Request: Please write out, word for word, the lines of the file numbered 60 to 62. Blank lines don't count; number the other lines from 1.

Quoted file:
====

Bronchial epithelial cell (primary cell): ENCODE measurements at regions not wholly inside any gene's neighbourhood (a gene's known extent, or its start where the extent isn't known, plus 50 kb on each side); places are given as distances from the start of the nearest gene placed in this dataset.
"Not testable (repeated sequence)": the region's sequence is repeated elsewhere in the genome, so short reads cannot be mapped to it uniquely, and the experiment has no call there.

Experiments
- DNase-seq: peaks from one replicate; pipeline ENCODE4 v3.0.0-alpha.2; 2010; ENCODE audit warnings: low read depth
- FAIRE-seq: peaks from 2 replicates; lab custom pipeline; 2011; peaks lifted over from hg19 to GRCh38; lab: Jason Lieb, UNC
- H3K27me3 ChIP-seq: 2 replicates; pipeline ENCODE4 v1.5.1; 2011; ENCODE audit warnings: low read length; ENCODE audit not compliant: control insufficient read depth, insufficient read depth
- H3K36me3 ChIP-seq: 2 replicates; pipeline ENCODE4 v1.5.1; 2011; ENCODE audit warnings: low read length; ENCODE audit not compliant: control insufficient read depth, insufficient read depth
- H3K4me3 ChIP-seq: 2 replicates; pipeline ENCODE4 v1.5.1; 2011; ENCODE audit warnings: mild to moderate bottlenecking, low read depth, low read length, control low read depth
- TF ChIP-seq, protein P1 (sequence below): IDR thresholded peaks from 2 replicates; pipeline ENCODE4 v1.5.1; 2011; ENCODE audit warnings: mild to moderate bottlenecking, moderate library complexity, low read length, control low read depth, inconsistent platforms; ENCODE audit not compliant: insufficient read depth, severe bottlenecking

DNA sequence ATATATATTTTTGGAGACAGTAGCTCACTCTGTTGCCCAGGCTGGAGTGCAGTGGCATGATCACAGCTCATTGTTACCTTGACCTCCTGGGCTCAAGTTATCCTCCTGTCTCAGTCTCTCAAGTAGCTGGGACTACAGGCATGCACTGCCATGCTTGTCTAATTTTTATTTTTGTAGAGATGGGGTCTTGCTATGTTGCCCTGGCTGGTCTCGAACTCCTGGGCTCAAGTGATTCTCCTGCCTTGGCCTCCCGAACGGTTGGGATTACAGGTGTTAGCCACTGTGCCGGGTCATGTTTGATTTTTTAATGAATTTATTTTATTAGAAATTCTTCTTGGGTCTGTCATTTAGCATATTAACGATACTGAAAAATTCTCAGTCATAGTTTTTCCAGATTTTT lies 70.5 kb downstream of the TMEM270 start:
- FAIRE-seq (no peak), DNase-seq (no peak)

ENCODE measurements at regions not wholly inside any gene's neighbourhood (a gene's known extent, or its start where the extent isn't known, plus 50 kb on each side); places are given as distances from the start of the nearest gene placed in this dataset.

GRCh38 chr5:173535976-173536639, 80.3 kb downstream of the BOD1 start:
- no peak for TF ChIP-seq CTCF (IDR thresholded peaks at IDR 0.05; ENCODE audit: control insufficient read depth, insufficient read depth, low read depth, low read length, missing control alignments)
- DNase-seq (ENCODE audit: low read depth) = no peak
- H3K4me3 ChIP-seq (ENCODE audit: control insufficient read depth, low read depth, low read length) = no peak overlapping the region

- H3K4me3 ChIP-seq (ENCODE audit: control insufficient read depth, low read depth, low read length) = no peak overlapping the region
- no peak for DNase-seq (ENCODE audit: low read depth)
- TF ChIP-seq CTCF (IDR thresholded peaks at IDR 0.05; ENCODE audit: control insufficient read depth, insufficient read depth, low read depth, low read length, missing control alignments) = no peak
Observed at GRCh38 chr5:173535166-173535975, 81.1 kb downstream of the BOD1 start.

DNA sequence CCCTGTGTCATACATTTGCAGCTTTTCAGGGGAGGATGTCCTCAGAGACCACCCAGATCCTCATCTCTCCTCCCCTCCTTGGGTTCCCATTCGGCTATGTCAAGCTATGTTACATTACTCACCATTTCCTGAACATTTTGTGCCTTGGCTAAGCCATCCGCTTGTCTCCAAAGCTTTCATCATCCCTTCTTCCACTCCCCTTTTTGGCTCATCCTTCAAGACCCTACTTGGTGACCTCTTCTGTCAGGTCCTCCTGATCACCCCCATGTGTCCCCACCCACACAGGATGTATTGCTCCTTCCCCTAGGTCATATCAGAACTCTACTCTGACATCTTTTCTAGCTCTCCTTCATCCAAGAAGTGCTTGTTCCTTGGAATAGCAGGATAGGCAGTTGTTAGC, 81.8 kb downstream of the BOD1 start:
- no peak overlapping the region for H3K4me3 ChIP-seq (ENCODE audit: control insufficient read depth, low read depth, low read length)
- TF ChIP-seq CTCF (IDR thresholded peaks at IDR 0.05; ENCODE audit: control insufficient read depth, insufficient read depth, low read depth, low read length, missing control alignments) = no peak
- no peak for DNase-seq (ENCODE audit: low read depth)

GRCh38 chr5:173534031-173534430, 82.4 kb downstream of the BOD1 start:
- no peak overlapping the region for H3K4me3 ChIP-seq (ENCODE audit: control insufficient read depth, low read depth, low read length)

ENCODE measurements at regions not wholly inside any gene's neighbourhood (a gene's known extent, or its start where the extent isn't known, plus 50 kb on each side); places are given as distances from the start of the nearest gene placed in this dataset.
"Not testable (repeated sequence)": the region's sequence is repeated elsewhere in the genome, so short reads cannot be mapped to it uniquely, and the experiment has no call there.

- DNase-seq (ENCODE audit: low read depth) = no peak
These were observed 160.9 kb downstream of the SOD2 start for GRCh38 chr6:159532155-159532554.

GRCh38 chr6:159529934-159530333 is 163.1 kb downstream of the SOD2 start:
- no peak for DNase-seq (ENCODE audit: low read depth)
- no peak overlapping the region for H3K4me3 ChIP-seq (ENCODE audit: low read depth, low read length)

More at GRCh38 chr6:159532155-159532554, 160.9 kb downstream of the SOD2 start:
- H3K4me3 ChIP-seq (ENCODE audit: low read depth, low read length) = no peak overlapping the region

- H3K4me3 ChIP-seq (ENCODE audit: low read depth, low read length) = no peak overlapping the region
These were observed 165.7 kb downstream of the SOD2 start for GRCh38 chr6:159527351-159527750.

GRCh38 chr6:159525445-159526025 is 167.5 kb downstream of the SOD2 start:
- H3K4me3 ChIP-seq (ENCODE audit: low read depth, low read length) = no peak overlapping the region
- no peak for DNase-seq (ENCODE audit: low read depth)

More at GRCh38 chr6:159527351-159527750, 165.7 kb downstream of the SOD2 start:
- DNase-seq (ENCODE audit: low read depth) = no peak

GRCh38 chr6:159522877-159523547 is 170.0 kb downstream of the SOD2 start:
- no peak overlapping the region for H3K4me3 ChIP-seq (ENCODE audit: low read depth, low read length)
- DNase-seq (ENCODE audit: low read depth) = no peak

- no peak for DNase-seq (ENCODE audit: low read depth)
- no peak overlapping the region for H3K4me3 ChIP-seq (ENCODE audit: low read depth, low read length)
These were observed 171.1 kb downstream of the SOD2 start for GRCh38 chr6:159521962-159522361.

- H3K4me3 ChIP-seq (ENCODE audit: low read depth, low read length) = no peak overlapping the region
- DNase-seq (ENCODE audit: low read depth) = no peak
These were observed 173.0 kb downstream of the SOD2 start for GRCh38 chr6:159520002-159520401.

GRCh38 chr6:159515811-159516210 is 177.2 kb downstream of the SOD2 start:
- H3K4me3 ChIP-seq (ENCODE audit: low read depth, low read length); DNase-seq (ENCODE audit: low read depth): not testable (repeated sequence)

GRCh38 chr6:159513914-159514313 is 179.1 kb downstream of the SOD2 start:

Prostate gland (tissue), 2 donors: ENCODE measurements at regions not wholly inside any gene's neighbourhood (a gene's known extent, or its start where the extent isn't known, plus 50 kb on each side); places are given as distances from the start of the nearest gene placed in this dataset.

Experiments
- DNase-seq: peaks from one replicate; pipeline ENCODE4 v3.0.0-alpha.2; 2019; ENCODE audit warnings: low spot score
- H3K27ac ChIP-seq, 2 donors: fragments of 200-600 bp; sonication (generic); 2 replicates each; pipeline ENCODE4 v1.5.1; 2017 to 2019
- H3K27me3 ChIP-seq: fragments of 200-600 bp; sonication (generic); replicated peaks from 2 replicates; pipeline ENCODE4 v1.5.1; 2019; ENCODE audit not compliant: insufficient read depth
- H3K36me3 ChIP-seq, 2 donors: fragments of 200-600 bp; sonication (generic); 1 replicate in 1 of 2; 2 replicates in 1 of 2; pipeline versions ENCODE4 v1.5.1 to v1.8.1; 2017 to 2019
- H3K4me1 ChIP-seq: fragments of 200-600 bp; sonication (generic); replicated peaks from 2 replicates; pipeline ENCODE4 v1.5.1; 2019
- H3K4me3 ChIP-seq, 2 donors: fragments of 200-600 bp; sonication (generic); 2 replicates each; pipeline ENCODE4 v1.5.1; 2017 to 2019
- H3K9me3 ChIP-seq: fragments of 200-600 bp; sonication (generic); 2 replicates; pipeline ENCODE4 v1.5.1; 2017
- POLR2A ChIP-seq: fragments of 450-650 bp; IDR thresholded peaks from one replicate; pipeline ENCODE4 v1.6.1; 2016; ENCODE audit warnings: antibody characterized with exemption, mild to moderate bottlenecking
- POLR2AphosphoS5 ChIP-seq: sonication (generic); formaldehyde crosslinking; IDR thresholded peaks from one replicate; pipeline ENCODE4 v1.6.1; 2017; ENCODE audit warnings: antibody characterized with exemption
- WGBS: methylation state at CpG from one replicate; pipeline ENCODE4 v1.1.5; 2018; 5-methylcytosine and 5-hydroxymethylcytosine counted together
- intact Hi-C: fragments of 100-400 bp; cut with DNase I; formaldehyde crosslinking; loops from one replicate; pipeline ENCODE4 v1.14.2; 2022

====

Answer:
- H3K36me3 ChIP-seq, 2 donors: fragments of 200-600 bp; sonication (generic); 1 replicate in 1 of 2; 2 replicates in 1 of 2; pipeline versions ENCODE4 v1.5.1 to v1.8.1; 2017 to 2019
- H3K4me1 ChIP-seq: fragments of 200-600 bp; sonication (generic); replicated peaks from 2 replicates; pipeline ENCODE4 v1.5.1; 2019
- H3K4me3 ChIP-seq, 2 donors: fragments of 200-600 bp; sonication (generic); 2 replicates each; pipeline ENCODE4 v1.5.1; 2017 to 2019